The measles virus is a virus that can be prevented with proper vaccination, yet recently the measles virus is coming back in the Americas, East Mediterranean and Europe. This comeback is primarily due to the lack of protection provided by the vaccine. The PAHO has recently submitted an advisory to the Caribbean islands including Aruba, to be extra vigilant towards tourists showing any symptoms, entering the island at the airport or cruise terminal.
The Measles virus is a very serious and contagious disease. It can cause weakness or severe complications and can even be fatal or cause encephalitis (inflammation and swelling of the brain), but also cause severe diarrhea and dehydration, pneumonia, ear infection and permanent blindness. Babies and malnourished children in combination with a weak immune are vulnerable for complications.
The PAHO is urging all countries to maintain a proper vaccination coverage in order to stop the further spreading of the measles virus. A 95% vaccination coverage is necessary to prevent a measles outbreak. Every child should be vaccinated with both dosis of the MMR vaccine, one should be administered at the age of 12 months and the second at the age of 4 years old. These vaccines are available at all Wit Gele Kruis (White Yellow Cross) and additionally at school through the yearly Youth Health Care program if necessary.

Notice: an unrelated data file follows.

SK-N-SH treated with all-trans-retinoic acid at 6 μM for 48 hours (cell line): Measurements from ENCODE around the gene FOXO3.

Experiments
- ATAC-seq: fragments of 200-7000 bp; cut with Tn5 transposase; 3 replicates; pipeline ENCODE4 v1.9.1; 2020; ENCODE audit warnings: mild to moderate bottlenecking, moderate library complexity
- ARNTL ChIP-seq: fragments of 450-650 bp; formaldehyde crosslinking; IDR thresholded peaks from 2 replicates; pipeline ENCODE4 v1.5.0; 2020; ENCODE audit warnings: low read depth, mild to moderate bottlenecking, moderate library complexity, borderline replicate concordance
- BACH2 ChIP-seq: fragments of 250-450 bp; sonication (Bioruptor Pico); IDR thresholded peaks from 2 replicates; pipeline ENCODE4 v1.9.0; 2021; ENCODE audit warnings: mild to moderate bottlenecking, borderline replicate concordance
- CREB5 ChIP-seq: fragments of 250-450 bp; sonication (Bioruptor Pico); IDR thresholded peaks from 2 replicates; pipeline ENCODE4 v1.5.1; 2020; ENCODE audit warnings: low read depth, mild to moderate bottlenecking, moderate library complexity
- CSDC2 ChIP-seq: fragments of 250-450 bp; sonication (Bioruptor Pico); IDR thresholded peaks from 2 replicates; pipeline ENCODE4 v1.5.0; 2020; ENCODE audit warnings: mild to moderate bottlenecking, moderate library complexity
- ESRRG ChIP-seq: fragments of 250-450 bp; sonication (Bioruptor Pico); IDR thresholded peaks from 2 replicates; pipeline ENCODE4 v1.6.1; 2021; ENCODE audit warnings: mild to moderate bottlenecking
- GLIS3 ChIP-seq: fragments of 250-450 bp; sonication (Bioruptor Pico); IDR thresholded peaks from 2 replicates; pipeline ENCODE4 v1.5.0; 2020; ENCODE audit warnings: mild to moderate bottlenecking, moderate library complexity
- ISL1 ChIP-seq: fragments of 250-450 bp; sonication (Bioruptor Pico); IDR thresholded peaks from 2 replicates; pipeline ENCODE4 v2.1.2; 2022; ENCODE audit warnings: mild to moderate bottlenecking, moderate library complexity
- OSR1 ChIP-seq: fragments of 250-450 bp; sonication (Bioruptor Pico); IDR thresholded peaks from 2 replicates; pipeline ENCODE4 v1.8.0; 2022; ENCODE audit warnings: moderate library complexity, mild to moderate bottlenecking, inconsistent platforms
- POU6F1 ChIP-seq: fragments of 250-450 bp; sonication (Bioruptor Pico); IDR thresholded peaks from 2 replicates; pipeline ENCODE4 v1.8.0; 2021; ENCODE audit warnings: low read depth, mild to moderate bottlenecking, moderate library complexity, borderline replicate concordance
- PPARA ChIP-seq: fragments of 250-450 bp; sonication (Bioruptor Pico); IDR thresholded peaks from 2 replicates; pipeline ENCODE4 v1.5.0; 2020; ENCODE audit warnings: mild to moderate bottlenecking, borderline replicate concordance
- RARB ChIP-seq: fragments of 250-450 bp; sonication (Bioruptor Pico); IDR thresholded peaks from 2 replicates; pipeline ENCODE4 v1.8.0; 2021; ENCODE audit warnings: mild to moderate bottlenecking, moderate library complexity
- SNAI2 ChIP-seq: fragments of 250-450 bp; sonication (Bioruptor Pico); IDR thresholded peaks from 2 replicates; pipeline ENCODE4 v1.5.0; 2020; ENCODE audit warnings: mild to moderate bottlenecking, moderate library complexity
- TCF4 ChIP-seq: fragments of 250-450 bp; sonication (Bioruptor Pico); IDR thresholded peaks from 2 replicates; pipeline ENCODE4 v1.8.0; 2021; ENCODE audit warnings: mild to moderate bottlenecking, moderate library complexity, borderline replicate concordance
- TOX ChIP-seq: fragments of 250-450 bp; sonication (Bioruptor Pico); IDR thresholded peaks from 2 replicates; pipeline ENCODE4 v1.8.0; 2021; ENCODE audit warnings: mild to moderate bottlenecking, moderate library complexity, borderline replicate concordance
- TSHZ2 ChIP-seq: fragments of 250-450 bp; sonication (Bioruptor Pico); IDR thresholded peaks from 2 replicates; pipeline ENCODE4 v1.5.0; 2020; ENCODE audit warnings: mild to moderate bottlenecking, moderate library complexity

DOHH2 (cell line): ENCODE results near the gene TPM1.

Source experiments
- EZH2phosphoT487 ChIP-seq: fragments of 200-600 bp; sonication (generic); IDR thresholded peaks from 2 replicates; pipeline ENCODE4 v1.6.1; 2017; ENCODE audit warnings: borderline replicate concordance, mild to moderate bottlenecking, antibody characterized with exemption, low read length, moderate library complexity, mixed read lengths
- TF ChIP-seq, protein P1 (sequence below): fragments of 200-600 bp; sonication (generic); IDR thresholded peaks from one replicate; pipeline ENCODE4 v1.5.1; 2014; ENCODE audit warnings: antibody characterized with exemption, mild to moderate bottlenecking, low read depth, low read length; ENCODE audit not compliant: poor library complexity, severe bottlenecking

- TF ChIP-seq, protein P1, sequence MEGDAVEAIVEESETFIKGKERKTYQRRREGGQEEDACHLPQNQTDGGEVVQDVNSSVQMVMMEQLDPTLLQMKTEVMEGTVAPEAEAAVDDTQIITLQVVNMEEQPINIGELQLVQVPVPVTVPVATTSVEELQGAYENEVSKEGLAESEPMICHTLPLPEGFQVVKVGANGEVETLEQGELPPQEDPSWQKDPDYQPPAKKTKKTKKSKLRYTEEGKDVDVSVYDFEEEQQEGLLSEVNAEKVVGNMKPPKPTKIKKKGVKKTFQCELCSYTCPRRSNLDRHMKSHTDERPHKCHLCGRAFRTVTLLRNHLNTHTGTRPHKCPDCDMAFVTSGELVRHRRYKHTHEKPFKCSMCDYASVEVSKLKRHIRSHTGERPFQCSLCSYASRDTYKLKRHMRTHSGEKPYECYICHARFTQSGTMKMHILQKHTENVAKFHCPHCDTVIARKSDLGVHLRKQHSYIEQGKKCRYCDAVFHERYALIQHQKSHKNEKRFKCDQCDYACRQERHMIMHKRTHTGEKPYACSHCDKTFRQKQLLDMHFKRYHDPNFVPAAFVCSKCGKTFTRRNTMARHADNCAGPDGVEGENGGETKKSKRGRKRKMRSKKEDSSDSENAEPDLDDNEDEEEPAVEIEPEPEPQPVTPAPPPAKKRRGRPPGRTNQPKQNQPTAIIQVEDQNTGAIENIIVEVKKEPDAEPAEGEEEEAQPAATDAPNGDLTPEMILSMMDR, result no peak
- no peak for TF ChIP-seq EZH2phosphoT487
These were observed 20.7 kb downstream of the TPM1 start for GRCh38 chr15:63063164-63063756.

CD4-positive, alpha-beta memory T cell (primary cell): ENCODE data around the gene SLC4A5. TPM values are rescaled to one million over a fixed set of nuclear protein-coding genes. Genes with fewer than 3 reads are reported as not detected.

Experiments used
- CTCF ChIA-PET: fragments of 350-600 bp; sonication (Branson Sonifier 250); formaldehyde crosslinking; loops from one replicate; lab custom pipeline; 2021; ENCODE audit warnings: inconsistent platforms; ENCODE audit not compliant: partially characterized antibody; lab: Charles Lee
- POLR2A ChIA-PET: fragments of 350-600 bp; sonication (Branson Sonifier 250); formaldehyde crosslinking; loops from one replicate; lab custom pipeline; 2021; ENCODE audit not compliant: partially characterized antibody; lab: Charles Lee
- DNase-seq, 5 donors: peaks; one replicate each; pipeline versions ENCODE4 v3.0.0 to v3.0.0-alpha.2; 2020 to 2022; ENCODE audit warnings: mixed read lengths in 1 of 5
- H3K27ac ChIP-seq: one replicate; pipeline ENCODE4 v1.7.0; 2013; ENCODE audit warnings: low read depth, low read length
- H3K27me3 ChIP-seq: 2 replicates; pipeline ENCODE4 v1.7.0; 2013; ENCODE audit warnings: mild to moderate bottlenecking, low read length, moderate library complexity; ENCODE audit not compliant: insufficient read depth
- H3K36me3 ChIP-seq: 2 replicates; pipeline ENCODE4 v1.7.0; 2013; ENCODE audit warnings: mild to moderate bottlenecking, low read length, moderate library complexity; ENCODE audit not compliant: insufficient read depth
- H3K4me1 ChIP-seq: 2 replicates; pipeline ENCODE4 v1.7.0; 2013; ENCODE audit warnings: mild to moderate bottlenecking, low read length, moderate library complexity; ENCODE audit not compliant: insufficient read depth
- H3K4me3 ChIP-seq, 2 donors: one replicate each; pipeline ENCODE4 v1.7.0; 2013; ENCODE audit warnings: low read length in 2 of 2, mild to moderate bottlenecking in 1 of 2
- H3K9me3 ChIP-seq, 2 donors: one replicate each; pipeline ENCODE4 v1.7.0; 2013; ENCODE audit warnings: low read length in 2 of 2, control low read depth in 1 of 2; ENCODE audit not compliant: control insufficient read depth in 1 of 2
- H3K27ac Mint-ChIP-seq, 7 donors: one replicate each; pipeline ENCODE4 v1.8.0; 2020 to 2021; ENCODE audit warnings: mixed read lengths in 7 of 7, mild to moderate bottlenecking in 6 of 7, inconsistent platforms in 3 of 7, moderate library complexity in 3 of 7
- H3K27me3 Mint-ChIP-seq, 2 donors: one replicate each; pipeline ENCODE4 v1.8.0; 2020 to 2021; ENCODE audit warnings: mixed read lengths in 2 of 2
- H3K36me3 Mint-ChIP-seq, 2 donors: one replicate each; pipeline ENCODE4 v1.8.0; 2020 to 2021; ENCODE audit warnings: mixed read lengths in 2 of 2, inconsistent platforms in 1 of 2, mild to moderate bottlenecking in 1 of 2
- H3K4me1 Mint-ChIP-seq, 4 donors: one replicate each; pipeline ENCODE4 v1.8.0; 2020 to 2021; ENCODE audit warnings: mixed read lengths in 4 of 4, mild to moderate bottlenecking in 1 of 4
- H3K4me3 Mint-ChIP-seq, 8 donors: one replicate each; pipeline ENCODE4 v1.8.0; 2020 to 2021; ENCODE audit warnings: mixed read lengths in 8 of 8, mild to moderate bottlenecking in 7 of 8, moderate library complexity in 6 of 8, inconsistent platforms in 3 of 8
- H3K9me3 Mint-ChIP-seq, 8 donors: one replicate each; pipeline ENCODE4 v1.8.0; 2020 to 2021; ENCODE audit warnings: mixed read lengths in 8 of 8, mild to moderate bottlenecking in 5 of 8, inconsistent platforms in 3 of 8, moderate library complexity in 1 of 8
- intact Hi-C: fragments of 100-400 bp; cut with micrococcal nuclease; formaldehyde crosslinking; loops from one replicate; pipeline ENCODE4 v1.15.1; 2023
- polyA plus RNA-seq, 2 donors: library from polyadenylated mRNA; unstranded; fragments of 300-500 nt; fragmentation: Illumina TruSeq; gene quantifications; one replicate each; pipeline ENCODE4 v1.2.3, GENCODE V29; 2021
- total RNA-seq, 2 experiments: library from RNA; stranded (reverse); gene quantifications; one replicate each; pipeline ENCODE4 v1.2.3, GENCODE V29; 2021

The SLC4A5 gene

Anybody showing symptoms like fever accompanied by cough, stuffed nose and eye infection with a recent travel history to or from any of the measles infected countries should be treated for possible measles before any other symptom or rash occurs. The Measles disease is a highly contagious disease within the first 4 days before any symptoms occur. These individuals should be closely monitored for any further development or worsening of the symptoms and should be isolated if worsening occur.
The PAHO is urging the close monitoring of tourists showing any of the symptoms of measles. Tourists with the measles should seek medical care immediately. If vaccination can not be proved, a vaccination should be offered. The PAHO also urges the strict reporting of suspected cases to the local Department of Public Health’s division of Infectious Diseases according to the national ordinance for infectious diseases at 5224221 or 5224239 or 5224241.